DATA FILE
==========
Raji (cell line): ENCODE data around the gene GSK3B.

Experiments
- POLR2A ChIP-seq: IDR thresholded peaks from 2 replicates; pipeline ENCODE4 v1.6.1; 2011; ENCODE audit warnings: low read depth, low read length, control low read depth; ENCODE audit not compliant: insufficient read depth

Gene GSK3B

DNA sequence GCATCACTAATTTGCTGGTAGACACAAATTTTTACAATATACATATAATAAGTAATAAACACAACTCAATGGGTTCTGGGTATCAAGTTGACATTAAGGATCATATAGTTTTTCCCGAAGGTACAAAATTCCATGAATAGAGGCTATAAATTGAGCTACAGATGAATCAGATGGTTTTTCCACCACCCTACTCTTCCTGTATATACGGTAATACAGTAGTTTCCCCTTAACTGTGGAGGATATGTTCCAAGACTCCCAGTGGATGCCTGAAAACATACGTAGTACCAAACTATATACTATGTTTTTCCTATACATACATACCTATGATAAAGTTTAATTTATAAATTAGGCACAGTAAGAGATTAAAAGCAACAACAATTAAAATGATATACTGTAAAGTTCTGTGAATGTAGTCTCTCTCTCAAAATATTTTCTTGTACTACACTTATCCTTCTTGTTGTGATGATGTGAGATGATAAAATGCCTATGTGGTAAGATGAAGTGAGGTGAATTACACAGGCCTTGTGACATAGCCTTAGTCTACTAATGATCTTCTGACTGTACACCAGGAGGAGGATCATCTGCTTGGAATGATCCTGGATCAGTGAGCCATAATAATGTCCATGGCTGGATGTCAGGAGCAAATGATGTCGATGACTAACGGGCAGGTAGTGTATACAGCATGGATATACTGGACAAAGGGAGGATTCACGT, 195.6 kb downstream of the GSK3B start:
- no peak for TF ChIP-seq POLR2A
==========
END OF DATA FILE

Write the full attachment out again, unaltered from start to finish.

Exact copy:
Raji (cell line): ENCODE data around the gene GSK3B.

Experiments
- POLR2A ChIP-seq: IDR thresholded peaks from 2 replicates; pipeline ENCODE4 v1.6.1; 2011; ENCODE audit warnings: low read depth, low read length, control low read depth; ENCODE audit not compliant: insufficient read depth

Gene GSK3B

DNA sequence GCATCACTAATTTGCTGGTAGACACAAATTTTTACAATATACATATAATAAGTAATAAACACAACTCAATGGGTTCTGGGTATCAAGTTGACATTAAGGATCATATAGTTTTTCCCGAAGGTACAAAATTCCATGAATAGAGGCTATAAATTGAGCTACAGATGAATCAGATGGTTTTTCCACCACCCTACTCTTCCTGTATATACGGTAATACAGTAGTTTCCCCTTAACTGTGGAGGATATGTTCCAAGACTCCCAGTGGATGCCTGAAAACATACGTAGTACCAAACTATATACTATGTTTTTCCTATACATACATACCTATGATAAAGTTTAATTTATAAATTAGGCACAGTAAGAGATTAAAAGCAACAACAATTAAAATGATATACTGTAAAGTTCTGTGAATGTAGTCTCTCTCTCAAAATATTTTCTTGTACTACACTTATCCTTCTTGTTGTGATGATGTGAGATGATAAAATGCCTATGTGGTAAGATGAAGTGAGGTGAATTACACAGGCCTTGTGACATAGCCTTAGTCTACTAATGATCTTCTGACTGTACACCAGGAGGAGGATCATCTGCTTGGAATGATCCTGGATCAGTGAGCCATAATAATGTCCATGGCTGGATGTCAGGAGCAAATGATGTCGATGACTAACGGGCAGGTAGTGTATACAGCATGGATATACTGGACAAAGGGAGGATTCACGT, 195.6 kb downstream of the GSK3B start:
- no peak for TF ChIP-seq POLR2A